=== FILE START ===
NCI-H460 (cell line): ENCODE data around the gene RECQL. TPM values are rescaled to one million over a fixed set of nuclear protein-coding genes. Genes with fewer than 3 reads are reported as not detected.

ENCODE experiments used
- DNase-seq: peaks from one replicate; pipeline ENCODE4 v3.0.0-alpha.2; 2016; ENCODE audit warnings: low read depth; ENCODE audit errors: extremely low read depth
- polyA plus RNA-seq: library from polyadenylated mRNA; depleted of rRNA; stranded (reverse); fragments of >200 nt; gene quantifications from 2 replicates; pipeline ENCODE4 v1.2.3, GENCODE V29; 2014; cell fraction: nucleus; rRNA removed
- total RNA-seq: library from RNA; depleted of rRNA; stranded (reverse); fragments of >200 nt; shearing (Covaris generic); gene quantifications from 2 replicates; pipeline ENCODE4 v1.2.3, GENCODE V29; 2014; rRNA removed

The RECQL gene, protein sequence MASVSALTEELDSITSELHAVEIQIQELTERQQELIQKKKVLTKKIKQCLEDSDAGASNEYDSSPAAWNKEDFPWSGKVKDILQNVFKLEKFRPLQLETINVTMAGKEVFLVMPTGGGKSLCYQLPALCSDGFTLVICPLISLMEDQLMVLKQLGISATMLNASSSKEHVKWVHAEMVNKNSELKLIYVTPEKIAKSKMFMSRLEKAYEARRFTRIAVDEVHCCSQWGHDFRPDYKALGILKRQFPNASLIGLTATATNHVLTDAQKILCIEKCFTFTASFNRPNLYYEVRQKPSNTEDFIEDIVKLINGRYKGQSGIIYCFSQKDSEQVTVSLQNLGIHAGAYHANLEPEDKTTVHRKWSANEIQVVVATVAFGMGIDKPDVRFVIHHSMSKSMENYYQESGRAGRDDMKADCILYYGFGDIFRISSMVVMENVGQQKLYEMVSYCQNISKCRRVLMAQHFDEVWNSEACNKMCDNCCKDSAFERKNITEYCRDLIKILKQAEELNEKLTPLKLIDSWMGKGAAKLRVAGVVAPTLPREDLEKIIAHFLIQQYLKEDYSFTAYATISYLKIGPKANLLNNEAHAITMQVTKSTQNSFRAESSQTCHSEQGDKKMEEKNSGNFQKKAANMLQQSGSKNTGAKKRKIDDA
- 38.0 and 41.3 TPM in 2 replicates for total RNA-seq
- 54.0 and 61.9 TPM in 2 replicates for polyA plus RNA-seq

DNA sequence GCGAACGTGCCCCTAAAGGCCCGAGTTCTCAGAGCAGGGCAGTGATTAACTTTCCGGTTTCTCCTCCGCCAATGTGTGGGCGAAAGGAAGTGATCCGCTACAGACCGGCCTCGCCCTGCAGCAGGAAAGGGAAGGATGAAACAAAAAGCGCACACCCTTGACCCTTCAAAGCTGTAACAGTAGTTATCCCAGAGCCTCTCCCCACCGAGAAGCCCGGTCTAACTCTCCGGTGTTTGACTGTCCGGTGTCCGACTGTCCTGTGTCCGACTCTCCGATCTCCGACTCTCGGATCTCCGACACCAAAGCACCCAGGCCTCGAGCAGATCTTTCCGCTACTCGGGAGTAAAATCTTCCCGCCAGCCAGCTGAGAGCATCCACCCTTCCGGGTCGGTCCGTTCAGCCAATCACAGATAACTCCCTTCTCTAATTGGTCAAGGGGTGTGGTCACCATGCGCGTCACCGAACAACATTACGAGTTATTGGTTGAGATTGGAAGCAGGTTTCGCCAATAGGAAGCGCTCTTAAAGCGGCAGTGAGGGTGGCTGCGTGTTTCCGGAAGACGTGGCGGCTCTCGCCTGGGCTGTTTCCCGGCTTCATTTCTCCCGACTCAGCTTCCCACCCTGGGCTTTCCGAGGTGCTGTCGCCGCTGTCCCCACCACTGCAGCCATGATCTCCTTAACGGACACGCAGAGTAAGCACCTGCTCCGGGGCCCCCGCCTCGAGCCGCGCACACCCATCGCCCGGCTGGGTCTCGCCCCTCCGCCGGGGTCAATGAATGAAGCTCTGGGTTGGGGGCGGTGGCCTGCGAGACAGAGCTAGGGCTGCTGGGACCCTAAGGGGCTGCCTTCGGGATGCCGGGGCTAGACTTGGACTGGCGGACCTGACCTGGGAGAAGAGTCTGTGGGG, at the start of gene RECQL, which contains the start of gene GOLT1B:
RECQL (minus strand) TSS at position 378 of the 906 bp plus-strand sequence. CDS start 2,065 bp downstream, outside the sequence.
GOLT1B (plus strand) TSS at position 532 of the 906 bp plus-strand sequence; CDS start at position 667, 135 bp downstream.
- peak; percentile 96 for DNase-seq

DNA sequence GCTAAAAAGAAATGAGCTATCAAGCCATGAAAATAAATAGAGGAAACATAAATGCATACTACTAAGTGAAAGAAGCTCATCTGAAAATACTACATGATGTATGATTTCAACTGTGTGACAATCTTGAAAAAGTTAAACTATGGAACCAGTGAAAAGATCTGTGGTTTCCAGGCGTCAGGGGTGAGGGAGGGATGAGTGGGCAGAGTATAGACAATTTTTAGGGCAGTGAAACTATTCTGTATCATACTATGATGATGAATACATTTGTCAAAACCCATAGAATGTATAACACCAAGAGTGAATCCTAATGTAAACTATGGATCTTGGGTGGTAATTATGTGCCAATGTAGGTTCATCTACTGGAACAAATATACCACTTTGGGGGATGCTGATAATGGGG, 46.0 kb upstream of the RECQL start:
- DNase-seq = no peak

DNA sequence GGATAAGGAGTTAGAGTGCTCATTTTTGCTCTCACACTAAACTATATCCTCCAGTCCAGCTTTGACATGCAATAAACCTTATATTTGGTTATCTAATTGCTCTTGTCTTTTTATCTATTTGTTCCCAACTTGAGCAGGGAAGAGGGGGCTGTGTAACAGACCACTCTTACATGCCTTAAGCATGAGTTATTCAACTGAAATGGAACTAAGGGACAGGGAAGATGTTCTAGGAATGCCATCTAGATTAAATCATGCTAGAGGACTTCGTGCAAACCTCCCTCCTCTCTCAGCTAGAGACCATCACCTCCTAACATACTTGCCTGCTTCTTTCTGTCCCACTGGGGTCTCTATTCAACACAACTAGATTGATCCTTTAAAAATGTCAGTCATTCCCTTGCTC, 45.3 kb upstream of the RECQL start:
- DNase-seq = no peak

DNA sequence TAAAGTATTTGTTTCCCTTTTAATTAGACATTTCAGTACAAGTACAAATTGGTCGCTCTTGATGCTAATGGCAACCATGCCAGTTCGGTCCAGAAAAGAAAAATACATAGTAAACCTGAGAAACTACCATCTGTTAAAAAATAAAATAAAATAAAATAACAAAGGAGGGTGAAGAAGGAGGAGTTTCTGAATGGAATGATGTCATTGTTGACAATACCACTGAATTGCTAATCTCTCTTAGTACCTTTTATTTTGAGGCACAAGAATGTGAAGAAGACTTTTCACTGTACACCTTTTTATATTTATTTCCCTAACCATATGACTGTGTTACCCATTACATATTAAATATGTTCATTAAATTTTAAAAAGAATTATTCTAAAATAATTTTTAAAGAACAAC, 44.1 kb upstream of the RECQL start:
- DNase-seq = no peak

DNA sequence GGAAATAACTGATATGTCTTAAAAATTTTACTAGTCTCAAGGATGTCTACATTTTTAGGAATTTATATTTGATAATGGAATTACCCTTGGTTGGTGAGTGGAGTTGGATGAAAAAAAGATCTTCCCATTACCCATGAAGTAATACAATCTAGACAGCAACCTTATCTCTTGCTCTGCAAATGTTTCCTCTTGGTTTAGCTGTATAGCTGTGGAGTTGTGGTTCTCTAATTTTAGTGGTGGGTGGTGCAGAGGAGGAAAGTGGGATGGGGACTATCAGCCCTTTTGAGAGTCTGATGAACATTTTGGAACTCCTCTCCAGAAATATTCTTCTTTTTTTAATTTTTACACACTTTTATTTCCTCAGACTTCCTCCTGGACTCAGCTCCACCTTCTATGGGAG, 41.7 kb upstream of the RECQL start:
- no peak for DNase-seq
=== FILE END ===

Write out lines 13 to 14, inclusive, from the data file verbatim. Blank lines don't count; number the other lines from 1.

DNA sequence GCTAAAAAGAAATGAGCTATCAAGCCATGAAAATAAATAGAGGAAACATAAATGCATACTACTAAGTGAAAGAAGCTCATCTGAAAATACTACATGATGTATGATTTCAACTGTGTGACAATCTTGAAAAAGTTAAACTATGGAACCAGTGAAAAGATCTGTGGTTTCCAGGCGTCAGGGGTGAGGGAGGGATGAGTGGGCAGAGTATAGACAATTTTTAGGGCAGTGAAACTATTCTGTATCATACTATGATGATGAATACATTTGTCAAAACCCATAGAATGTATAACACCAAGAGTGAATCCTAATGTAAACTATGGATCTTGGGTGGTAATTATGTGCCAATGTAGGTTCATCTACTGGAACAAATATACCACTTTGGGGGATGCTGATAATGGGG, 46.0 kb upstream of the RECQL start:
- DNase-seq = no peak